What was more impressive: Chamberlain’s 100 point game or Kobe’s 81?

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Here is the statistic that most amazes me about Wilt Chamberlain’s 1962 season — he AVERAGED 50.4 points and 25.7 rebounds a game. Averaged. No player in the history of the league has been as physically superior to everyone around him as early Wilt.

Notice I did not say his legendary 100-point game, which happened exactly 50 years ago tonight. What Chamberlain did on March 2, 1962 in Hershey, Pennsylvania, is certainly and deservedly celebrated. It is an amazing accomplishment that I don’t think will ever be matched (not everyone agrees with that).

I also would also say Kobe Bryant’s 81-point game against the Raptors was more impressive.

I do not wish to disparage Chamberlain, who had scored 73 points in a game a few months before and was having a season for the ages. No doubt when the Warriors faced the Knicks in Hershey he was having a special kind of night, dominating the game in a 169-147 Warriors win.

Chamberlain handled the ball 125 times in that game, had 63 shots, 32 free throws, 25 rebounds, and played all 48 minutes. He overwhelmed the Knicks defenders. Remember that back then the pace of the game was much faster, so he got more attempts in that game than an NBA player would today. But don’t hold that against Wilt — this was about effort and a workman like effort. He stole inbound passes, played defense and showed this was no fluke.

But the fourth quarter was. The Warriors would foul the Knicks intentionally to stop the clock and get the ball back so they could feed Chamberlain. The Knicks fouled him back to create a free throw battle. The game was in the Warriors hands and Chamberlain asked out but his coach wanted the 100 and left him in. The Knicks coach after the game called it a farce.

Kobe’s points came in the flow of the game — the Lakers were on a two-game losing streak and were down 14 at the half to the lowly Toronto Raptors. The Lakers needed Kobe to step up and carry them, they needed him to take over and he did.

Also, Kobe had to create his own shots — Chamberlain got fed the ball in the post, a luxury Kobe did not have.

Chamberlain is a player to be celebrated and his 1962 season may be the best single season a player has ever had. His 100-point game is an amazing performance that will never be matched.

But Kobe’s game was better.

Jason Williams out 6-8 months after injury in Big3 debut

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NEW YORK (AP) — Former NBA point guard Jason Williams will miss six to eight months after suffering a knee injury in the opening game of the Big3.

Corey Maggette, also injured in the opening week of Ice Cube’s 3-on-3 league of former NBA players, had surgery for a leg injury. There is no timetable for his return.

The injuries were announced Wednesday during a conference call with Cube and Big3 co-founder Jeff Kwatinetz, who also detailed a couple rules changes starting with this weekend’s game in Charlotte, North Carolina.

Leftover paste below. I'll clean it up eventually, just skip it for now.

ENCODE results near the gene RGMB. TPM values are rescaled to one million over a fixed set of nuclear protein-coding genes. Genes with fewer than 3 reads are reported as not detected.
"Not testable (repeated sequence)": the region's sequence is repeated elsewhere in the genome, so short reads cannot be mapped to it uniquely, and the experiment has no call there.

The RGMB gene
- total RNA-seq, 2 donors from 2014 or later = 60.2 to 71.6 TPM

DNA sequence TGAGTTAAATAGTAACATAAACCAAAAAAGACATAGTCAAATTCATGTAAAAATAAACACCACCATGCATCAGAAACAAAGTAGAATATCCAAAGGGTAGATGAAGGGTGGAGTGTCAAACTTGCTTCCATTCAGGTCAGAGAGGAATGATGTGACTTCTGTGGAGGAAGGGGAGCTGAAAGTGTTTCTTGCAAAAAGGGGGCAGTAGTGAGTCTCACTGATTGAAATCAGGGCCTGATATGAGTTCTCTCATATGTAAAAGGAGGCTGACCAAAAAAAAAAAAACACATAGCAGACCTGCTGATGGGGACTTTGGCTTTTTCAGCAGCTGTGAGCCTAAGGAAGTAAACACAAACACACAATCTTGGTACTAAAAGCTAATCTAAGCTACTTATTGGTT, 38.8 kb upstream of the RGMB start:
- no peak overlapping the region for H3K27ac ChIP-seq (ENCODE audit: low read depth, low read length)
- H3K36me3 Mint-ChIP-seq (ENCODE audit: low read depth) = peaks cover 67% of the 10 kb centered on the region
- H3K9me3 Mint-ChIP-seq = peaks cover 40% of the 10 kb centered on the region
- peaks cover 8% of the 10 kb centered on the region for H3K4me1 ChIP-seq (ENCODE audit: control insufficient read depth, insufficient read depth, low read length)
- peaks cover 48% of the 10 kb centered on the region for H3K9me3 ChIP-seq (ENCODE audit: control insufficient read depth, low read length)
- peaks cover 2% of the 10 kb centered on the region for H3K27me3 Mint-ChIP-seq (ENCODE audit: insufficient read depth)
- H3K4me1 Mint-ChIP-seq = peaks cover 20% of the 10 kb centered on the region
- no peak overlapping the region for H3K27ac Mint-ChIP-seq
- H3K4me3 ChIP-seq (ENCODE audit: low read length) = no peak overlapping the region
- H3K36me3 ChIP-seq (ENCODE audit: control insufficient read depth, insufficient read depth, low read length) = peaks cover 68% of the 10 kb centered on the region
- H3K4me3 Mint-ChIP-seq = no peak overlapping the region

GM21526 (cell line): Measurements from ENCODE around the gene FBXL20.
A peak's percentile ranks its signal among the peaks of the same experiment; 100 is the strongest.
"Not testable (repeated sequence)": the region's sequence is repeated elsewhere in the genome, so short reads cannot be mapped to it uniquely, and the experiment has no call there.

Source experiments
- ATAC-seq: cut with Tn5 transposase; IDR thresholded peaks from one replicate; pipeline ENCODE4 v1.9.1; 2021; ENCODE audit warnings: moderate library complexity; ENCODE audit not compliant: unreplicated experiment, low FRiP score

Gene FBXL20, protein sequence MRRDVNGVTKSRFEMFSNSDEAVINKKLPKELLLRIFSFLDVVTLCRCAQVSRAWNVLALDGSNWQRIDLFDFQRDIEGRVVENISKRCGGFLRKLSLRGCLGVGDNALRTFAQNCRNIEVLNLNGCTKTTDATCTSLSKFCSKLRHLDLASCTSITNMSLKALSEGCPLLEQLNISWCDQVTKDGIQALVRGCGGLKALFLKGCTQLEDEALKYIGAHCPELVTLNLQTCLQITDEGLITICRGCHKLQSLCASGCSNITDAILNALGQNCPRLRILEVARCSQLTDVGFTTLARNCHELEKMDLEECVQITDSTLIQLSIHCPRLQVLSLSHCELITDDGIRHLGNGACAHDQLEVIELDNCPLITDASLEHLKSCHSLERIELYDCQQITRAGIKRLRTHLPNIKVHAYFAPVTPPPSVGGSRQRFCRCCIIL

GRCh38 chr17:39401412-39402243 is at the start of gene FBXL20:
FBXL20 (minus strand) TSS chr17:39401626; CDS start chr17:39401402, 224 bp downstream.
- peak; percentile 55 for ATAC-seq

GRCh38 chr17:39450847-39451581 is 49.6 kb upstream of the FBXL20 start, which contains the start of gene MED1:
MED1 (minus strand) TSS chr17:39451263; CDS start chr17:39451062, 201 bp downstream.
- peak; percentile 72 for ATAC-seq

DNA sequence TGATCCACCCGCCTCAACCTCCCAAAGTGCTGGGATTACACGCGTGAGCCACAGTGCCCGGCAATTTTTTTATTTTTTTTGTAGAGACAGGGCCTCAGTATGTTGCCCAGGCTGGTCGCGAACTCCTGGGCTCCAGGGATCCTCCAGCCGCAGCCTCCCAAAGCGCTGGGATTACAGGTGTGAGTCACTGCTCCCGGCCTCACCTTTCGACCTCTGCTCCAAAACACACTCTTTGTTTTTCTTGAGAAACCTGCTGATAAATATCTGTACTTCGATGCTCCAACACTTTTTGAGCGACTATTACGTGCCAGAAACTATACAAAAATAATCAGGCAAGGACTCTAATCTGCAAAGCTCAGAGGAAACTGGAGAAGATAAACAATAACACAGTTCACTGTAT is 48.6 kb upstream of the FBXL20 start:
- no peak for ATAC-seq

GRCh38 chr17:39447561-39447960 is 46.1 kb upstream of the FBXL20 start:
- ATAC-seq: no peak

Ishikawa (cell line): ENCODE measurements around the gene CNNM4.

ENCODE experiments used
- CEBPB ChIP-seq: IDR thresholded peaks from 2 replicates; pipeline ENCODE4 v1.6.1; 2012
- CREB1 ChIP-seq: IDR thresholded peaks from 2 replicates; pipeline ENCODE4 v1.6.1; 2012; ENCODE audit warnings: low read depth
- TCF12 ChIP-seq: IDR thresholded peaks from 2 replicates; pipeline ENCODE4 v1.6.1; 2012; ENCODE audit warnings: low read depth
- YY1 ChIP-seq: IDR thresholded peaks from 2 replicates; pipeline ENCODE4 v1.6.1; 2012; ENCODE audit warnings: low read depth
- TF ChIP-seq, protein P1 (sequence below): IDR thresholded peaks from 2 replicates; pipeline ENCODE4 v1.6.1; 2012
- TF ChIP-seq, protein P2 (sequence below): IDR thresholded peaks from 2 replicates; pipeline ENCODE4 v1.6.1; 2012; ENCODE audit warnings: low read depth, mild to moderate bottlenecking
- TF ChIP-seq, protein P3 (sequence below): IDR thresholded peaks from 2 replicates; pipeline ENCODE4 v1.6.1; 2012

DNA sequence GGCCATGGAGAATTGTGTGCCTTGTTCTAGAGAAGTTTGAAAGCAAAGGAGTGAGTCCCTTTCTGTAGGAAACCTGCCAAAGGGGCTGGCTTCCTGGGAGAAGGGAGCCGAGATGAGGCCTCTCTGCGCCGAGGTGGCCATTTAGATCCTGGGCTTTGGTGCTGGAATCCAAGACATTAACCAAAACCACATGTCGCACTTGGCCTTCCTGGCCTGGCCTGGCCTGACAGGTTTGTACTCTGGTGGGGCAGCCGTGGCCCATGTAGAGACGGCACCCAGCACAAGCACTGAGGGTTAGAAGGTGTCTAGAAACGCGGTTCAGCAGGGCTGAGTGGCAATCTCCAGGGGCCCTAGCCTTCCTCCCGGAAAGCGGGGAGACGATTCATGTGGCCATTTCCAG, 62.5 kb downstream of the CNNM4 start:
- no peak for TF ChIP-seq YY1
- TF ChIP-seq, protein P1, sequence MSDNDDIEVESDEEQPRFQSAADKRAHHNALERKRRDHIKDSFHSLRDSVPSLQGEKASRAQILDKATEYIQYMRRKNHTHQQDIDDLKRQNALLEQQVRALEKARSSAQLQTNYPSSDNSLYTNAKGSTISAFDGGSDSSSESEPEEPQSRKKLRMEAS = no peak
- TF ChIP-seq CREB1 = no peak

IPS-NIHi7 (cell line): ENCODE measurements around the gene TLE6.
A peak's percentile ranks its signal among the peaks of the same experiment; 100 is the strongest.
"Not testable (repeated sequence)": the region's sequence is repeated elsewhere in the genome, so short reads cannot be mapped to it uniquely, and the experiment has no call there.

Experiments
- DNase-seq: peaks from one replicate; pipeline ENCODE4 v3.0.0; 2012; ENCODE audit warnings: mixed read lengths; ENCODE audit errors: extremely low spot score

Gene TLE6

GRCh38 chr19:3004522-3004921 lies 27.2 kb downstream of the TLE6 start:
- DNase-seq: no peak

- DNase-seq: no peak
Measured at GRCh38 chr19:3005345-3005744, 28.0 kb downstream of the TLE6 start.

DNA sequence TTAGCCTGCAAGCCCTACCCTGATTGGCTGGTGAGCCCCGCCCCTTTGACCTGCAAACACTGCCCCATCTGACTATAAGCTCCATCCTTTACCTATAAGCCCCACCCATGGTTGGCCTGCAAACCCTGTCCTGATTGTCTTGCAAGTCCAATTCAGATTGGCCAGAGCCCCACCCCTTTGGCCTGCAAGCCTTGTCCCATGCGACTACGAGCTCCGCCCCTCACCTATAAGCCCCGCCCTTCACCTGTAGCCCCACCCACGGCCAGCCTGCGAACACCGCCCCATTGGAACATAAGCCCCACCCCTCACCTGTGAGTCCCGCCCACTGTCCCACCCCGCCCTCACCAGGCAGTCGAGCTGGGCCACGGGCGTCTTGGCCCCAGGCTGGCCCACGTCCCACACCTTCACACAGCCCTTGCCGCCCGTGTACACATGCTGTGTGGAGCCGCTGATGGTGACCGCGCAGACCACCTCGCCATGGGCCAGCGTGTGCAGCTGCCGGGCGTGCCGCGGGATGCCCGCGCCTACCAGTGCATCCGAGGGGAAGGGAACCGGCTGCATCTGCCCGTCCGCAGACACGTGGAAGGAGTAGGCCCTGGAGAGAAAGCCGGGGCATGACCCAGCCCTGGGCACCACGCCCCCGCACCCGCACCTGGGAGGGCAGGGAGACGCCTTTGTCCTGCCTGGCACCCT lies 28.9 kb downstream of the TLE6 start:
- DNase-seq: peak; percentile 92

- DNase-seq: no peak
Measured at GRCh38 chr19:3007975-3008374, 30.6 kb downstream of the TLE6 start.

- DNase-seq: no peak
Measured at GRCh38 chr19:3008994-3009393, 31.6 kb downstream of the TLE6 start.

Games will be played to 50 points, instead of 60, with halftime coming when the first team reaches 25 points. Cube said that would help the four games per day move more quickly.

Report: Mutual interest between Knicks, Jeff Teague with Phil Jackson gone

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Phil Jackson’s exit is already opening doors for the Knicks.

No position differs more in the triangle from modern spread NBA offenses than point guard. But without Jackson demanding his point guard fit such a narrow profile, New York can pursue greater talents – like Jeff Teague.

Ian Begley of ESPN:

With Phil Jackson out and the triangle de-emphasized, the Knicks, under general manager Steve Mills, have interest in free agent point guard Jeff Teague, league sources told ESPN. League sources say the interest in Teague is mutual.

The Knicks aren’t as desperate at point guard after drafting Frank Ntilikina, but Ntilikina probably isn’t ready to run an offense full-time yet. Teague could be a stopgap – which might be necessary considering New York can’t easily pivot into rebuilding with Carmelo Anthony, Joakim Noah and Courtney Lee locked up.

Teague’s future with the Pacers appears uncertain with Paul George on the trade block. A key part of Larry Bird’s retooling last summer, Teague and Indiana might be headed in different directions now.

The Knicks make as much sense as anywhere for Teague – now that Jackson is gone.

PBT Extra: Rockets, with Chris Paul trade, show fearlessness in face of Warriors’ dominance

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The Rockets and Clippers both turned aggressive with today’s Chris Paul trade.

Houston is making a bold attempt to overtake the Warriors (a plan that could include other big moves). The Clippers are launching into rebuilding.

Kurt Helin breaks down what it means for both teams.

PBT Extra: With Phil Jackson discarded, Knicks face next challenge

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The Knicks did well to part ways with Phil Jackson, but where does New York go from here?

Masai Ujiri? David Griffin? Someone else?

Kurt Helin breaks down Jim Dolan’s options – and the approach the Knicks owner should take.